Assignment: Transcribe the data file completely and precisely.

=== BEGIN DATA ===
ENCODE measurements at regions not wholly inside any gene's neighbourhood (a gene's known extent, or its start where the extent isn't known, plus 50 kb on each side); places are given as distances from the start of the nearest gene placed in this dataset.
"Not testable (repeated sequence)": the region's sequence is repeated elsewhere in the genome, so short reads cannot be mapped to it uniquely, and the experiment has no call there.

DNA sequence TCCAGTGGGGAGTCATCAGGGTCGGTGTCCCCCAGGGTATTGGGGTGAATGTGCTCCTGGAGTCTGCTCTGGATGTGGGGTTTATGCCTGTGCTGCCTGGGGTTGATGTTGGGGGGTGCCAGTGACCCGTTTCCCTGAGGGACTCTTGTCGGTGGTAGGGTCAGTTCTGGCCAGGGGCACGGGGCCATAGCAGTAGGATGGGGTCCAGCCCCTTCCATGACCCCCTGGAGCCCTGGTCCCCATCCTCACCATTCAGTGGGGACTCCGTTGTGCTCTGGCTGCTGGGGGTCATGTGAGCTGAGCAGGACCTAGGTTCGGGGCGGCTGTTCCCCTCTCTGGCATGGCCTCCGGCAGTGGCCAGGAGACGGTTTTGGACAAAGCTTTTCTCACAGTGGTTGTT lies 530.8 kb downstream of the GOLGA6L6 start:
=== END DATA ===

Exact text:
ENCODE measurements at regions not wholly inside any gene's neighbourhood (a gene's known extent, or its start where the extent isn't known, plus 50 kb on each side); places are given as distances from the start of the nearest gene placed in this dataset.
"Not testable (repeated sequence)": the region's sequence is repeated elsewhere in the genome, so short reads cannot be mapped to it uniquely, and the experiment has no call there.

DNA sequence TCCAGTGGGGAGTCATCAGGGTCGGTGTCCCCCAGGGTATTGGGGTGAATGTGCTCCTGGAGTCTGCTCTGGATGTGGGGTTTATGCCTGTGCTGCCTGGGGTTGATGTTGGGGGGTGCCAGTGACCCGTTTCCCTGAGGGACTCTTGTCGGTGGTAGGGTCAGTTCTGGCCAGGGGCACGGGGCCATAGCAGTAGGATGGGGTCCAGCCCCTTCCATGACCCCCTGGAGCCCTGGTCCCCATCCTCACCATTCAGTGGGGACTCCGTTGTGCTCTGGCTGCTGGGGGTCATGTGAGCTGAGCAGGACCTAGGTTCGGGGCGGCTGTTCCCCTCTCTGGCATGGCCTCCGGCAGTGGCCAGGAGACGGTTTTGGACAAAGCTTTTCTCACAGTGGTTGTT lies 530.8 kb downstream of the GOLGA6L6 start: